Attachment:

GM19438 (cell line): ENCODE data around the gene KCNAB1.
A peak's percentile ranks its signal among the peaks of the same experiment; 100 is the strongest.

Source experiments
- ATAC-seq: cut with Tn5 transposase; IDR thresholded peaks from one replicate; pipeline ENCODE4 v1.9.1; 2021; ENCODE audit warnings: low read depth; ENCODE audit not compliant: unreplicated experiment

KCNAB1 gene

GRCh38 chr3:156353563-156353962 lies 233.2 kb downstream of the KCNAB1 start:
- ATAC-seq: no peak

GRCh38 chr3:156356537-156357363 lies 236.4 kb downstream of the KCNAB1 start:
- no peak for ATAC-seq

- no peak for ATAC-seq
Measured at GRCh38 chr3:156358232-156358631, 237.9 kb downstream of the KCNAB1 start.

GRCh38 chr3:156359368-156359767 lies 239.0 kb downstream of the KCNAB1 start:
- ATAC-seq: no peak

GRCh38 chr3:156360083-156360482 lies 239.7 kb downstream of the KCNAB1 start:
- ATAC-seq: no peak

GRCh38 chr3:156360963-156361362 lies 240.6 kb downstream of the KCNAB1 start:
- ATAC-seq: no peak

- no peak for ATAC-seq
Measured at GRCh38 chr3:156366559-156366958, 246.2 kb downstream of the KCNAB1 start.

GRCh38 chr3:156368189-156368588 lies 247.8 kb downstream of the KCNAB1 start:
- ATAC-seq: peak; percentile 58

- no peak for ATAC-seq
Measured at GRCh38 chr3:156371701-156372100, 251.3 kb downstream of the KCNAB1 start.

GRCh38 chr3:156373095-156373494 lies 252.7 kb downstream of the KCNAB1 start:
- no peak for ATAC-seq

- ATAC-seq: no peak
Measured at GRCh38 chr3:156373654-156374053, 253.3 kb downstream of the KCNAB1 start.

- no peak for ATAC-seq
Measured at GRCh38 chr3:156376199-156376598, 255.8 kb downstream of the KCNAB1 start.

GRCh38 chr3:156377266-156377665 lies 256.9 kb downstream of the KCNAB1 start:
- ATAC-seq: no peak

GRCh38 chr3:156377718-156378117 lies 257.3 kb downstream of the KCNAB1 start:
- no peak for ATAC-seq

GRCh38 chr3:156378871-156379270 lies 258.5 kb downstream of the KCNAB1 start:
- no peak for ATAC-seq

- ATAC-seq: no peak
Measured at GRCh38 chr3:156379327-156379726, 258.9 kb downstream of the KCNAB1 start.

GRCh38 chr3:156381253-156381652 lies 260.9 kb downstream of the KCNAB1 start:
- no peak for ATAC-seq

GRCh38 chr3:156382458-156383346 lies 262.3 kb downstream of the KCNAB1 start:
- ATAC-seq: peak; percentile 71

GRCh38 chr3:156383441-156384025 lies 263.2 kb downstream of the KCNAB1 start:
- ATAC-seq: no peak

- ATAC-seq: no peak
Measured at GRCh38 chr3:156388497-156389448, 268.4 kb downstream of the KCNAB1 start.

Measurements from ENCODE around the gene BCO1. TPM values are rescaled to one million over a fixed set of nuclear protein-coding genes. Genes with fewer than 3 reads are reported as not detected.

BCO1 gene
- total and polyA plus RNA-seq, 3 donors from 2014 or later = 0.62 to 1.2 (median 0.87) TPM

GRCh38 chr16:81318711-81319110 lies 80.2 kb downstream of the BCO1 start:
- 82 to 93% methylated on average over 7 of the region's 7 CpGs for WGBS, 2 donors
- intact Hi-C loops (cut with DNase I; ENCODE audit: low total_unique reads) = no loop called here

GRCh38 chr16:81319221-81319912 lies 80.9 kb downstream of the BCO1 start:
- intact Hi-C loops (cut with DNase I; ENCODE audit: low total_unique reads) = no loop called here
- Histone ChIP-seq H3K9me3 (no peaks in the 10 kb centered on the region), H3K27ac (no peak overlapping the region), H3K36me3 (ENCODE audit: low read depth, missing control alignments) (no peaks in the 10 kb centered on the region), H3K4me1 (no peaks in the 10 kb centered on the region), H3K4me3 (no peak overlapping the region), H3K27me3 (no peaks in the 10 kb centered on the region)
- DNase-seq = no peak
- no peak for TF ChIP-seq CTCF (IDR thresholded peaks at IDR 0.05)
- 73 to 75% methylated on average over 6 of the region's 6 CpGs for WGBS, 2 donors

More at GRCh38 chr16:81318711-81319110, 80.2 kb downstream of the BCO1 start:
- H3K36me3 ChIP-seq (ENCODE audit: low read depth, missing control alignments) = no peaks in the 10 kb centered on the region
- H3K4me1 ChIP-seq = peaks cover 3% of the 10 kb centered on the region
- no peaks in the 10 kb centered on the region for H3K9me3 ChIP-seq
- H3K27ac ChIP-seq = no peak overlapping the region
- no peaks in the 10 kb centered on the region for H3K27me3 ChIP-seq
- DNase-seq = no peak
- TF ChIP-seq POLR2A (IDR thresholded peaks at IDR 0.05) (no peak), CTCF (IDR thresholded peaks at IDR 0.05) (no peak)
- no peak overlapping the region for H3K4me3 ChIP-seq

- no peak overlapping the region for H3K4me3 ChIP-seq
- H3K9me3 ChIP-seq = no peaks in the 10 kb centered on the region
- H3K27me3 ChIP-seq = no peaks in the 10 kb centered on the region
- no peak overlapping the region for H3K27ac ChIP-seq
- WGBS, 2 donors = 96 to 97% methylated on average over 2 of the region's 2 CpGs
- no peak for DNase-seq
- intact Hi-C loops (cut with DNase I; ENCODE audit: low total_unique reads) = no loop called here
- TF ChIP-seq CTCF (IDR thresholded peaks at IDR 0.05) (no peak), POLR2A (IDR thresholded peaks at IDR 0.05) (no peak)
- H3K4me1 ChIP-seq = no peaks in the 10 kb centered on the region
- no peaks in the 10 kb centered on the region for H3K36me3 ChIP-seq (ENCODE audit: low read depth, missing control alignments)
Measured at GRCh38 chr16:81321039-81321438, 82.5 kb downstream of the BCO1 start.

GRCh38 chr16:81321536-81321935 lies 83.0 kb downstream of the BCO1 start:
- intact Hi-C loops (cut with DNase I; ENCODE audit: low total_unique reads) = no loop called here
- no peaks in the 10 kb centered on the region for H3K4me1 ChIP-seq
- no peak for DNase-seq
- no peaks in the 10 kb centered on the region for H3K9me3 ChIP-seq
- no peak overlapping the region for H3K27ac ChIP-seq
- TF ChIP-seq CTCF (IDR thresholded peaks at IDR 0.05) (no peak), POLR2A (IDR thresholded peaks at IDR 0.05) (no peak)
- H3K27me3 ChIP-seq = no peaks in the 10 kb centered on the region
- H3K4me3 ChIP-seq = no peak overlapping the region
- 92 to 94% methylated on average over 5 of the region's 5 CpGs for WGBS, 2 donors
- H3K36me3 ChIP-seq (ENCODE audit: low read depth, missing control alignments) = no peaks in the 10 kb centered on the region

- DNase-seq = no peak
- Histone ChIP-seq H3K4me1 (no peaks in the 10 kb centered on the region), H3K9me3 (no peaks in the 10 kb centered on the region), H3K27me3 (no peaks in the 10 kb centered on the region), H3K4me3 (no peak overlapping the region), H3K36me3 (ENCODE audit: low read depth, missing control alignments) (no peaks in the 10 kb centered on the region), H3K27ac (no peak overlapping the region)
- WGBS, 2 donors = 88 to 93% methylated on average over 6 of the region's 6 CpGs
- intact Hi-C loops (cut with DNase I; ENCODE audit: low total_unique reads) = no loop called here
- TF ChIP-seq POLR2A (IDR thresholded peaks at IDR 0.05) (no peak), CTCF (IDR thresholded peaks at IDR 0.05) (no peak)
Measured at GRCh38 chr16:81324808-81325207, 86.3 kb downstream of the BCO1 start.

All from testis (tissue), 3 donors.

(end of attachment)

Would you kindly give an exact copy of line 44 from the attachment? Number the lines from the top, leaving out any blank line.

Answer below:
- ATAC-seq: no peak